The role of wellbore remediation on the evolution of groundwater quality from CO2 and brine leakage

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Abstract

Long-term storage of CO2 in underground reservoirs requires a careful assessment to evaluate risk to groundwater sources. The focus of this study is to assess timeframes required to restore water quality to pre-injection levels based on output from complex reactive transport simulations that exhibit plume retraction within a 200-year simulation period. We examined the relationship between plume volume, cumulative injected CO2 mass, and permeability. The role of mitigation was assessed by projecting falloffs in plume volumes from their maximum peak levels with a Gaussian function to estimate plume recovery times to reach post-injection groundwater compositions. The results show a strong correlation between cumulative injected CO2 mass and maximum plume pH volumes and a positive correlation between CO2 flux, cumulative injected CO2, and plume recovery times, with secondary dependence on permeability. Our analysis suggests that natural recharge has the potential to remediate changes to groundwater chemistry, but it may take several decades.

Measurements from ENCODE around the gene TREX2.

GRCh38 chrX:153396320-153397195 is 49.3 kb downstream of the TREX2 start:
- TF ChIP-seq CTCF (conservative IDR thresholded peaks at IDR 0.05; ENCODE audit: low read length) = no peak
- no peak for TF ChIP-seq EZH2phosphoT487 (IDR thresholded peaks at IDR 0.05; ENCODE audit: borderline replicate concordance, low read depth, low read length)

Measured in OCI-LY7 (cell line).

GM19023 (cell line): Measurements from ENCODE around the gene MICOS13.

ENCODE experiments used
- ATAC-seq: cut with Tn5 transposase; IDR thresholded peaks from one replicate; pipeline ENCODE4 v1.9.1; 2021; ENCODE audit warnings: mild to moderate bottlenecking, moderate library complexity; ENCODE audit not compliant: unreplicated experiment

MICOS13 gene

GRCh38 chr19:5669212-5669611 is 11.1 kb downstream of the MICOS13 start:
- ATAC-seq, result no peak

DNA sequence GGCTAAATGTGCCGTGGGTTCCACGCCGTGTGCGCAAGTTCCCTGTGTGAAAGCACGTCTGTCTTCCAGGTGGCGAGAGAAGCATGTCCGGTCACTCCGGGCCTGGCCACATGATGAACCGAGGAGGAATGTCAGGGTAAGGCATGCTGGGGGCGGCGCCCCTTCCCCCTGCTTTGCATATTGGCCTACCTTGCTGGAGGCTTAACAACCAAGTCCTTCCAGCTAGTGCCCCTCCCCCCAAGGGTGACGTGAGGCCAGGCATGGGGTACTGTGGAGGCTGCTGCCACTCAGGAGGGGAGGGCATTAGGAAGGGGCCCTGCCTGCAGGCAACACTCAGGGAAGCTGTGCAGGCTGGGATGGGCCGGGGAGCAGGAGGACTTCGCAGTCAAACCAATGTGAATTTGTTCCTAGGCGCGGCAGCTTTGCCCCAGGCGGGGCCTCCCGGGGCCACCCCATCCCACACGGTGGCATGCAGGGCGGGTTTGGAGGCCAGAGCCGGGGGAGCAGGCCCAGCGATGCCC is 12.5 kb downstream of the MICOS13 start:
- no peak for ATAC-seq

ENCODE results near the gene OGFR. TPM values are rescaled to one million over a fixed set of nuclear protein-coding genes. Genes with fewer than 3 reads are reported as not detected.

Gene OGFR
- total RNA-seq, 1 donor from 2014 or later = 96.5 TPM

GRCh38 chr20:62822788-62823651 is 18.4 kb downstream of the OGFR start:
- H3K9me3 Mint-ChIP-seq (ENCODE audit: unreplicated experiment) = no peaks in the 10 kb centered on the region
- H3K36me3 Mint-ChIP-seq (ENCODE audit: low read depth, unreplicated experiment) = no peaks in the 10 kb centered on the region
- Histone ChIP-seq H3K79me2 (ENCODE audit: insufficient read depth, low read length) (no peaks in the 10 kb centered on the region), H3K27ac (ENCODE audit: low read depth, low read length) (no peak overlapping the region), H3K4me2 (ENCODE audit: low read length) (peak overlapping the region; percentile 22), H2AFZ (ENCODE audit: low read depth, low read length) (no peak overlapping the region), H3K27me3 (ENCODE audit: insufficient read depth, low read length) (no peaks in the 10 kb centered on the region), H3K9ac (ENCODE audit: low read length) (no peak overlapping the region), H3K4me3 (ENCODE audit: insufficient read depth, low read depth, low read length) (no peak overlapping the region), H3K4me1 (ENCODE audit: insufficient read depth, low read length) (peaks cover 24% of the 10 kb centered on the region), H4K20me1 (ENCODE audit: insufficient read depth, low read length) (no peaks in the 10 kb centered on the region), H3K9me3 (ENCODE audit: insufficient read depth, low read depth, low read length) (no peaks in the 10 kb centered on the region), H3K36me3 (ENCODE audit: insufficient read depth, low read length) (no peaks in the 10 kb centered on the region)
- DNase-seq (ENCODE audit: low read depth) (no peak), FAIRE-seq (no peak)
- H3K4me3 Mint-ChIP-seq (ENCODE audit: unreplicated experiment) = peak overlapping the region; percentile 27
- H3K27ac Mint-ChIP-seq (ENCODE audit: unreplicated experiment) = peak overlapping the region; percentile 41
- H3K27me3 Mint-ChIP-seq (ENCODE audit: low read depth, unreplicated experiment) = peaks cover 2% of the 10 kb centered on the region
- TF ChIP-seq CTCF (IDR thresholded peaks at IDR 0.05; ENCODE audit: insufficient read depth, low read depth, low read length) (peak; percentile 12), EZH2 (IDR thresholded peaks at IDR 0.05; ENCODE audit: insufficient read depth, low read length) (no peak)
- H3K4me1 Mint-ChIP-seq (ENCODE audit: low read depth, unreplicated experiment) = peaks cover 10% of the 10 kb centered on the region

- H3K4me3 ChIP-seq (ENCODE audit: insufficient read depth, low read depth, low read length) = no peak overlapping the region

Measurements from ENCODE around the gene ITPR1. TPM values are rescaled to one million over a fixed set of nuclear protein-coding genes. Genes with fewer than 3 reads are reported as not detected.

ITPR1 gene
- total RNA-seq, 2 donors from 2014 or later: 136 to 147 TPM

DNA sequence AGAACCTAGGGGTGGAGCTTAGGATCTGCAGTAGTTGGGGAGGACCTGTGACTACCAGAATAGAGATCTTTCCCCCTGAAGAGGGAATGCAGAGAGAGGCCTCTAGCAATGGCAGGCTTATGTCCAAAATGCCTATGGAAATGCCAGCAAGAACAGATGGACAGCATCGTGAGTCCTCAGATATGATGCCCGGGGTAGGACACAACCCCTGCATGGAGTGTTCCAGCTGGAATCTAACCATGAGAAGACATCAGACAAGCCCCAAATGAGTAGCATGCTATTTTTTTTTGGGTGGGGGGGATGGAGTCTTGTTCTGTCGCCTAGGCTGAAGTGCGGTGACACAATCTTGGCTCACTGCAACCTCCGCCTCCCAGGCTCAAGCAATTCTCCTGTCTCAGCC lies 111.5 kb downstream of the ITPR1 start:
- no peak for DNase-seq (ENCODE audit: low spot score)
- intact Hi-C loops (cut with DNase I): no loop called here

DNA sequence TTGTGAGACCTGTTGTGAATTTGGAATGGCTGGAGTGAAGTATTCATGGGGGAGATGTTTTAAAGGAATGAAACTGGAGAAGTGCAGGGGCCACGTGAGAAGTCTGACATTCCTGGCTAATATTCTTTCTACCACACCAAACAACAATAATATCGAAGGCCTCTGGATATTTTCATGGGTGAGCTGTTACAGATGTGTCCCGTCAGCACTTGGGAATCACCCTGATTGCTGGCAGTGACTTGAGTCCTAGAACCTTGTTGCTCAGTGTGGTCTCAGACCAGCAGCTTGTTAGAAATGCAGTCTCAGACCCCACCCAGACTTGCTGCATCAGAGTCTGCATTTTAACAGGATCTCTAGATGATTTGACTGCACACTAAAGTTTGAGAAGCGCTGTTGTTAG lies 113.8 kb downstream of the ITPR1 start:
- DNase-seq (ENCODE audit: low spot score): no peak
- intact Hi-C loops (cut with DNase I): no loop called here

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Mansoor, K., Carrolf, S. A., & Sun, Y. (2014). The role of wellbore remediation on the evolution of groundwater quality from CO2 and brine leakage. In Energy Procedia (Vol. 63, pp. 4799–4806). Elsevier Ltd. https://doi.org/10.1016/j.egypro.2014.11.510

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